Mass. fire, health officials decry governor's plan to stop local agencies from distributing vaccine

Westwood Fire Chief John Deckers said his department has invested time and resources into preparing to give the vaccine and urged the governor to reverse the decision


Maureen Sullivan
Wicked Local Metro, Needham, Mass.

WESTWOOD, Mass. — Effective Monday, March 1, local communities will no longer be administering first doses of the COVID-19 vaccine.

That decision from Gov. Charlie Baker last week has drawn heat from officials in Dedham, Norwood and Westwood.

Westwood fire personnel and health officials have vaccinated more than 300 seniors and say they are prepared to vaccinate 500 to 750 people per week. However, Massachusetts Gov. Charlie Baker announced that beginning March 1, local communities will no longer be involved in distributing the vaccine.
Westwood fire personnel and health officials have vaccinated more than 300 seniors and say they are prepared to vaccinate 500 to 750 people per week. However, Massachusetts Gov. Charlie Baker announced that beginning March 1, local communities will no longer be involved in distributing the vaccine. (Photo/Westwood Fire Department)

Westwood Fire Chief John Deckers, who helped organize the town's vaccination efforts, said that the town's leadership is "working on a formal response to the governor in hopes of highlighting the negative impact that his decision has made on the residents of Westwood.

"The Norfolk County fire chiefs have already gone on record that we do not support this decision, and I know that the governing boards of the Councils on Aging have also sent along letters."

"I have also been in contact with Senator Rush's and Representative McMurtry's office, and both have sent letters asking the governor to adjust his plan to include local communities, especially those, like Westwood, that did what they were asked to do by the governor — be prepared to help isolate, mitigate, provide EMS services, and plan to control the spread of COVID-19 and be ready to vaccinate your residents once a vaccine had been approved.

"Westwood invested many personnel hours, and taxpayer resources to get prepared to support the governor's mission."

Deckers reported that Westwood has vaccinated more than 300 seniors, and "helped guide over 750 to area clinics like Gillette. We even still have a waiting list.

"We were and still are ready to spin up our resources and vaccinate 500 to 750 people per week, if required," he said.

Norwood's response

Norwood Town Manager Tony Mazzucco, in a letter to residents posted on the town's website, said "This decision by the governor is detrimental to our community and public health in general. It's important to note also that local, state and federal officials have developed plans, trained and spent millions of tax dollars on mass vaccination scenarios. The governor is choosing to not follow established practices regarding mass vaccinations.

"We have spoken with our state delegation, and Representative Rogers and Senator Rush are in full support of the town of Norwood and cities and towns throughout the commonwealth that the governor must reverse his decision and allow cities and towns to continue their local vaccination clinics."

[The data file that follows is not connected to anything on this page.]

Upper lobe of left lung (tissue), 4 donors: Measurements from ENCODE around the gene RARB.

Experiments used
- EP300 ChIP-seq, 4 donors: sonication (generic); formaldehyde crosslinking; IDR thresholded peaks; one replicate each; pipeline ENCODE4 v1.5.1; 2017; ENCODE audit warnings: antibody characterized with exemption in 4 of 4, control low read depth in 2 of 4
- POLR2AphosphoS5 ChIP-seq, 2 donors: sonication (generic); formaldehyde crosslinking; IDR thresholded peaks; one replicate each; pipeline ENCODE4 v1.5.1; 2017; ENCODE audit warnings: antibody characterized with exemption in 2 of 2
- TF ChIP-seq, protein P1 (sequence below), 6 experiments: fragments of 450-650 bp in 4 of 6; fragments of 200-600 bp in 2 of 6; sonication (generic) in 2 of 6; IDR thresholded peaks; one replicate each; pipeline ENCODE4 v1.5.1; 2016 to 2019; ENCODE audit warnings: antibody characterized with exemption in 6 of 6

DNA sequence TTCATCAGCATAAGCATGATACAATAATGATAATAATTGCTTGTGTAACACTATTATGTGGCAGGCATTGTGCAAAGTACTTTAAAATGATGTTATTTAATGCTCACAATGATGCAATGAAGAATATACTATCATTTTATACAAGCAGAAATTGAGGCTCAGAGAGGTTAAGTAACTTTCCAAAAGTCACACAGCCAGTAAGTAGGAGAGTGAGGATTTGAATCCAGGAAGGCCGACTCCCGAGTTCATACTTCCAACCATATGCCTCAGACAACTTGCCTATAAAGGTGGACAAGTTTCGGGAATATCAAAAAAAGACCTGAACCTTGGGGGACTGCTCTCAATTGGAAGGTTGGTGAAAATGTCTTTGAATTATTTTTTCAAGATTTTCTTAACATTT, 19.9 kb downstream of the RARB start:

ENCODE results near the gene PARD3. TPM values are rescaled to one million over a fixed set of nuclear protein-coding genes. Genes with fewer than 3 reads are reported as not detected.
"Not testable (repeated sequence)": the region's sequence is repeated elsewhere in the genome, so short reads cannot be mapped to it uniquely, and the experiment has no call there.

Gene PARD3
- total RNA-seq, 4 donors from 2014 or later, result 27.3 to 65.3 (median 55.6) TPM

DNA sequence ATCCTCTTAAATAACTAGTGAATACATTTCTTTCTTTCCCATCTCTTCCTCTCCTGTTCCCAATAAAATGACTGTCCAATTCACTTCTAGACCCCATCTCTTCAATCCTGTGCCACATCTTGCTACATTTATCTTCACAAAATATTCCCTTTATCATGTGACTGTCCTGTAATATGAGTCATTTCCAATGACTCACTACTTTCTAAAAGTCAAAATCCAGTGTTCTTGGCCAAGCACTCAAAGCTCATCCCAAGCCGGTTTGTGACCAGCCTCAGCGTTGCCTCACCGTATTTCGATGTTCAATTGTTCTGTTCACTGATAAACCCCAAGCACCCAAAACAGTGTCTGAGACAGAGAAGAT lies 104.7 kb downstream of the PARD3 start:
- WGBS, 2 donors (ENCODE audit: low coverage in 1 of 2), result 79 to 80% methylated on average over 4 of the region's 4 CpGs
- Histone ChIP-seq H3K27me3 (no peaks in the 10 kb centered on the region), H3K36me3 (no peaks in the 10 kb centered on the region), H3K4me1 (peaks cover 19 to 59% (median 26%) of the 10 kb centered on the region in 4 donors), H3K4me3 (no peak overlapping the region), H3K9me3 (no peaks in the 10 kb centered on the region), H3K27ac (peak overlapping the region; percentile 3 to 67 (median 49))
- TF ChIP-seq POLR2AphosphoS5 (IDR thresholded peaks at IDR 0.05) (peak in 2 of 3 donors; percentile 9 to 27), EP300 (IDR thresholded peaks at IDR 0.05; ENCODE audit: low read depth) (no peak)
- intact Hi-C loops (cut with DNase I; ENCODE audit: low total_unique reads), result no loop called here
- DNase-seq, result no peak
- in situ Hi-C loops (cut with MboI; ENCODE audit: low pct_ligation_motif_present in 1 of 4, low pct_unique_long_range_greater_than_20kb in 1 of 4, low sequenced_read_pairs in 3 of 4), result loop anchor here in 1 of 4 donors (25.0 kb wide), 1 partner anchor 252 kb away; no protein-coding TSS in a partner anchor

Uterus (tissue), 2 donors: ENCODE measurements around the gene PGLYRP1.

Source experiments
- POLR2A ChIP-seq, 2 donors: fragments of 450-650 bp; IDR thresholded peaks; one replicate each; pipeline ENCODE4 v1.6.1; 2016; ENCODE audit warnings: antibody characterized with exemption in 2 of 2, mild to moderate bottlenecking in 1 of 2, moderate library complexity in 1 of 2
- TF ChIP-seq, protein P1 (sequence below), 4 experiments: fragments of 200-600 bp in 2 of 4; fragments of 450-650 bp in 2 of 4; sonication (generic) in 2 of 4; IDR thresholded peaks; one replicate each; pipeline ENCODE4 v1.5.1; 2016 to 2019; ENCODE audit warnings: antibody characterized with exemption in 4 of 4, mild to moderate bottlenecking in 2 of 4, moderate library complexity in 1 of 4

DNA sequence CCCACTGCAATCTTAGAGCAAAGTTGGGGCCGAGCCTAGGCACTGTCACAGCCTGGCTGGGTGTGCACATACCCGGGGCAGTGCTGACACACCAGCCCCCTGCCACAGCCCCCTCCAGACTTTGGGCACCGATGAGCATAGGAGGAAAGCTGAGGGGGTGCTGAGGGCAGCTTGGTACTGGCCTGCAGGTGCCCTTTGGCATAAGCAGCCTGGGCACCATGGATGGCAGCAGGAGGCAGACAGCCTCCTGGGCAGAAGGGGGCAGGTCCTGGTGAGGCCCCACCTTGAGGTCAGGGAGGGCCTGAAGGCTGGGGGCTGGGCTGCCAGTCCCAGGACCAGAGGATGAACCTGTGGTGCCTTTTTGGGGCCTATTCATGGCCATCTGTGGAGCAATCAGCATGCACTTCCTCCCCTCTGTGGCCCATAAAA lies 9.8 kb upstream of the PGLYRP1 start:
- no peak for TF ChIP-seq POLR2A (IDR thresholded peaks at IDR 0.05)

Mazzucco asked residents to contact their state officials and "let them know — loud and clear — that the decision to remove municipalities from vaccination is dangerous to public health, a threat to our most vulnerable population, and detrimental to a full and equitable recovery from the pandemic."

A full list of contact information is available via http://www.norwoodma.gov/.

What Dedham has to say

In Dedham, town officials, including the Board of Health, also are asking the governor to reconsider the decision, and to request additional supplies of the vaccine.

"We are ready and capable to continue to further assist in the tremendous undertaking of vaccinating the citizens of Dedham on a local level if the state will supply us with more vaccine," according to the letter.

According to a press release posted on the town's website, "The town of Dedham has successfully provided the first dose of the Covid-19 vaccine to 400 Dedham residents, and are equipped to hold additional vaccination events if provided with enough supply.

"Like many other municipalities, we are extremely well prepared to be an ally to the Commonwealth in this endeavor, but have not been afforded an adequate supply of vaccine to maximize our ability to assist in the cause."

Read the entire letter at https://www.dedham-ma.gov/Home/Components/News/News/3071/16?backlist=%2f

All three communities are in the "yellow" category, according to the weekly COVID-19 report released Feb. 18.

Where to obtain the vaccine

Qualified residents may make appointments to get the vaccine at Gillette Stadium, Fenway Park, the DoubleTree in Danvers, the Eastfield Mall in Springfield, the Natick Mall and the former Circuit City in Dartmouth.

Some pharmacies and grocery stories, such as CVS and Wegmans, are also taking appointments for the vaccine.

For details, visit https://www.mass.gov/info-details/covid-19-vaccination-locations

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(c)2021 Wicked Local Metro, Needham, Mass.

McClatchy-Tribune News Service

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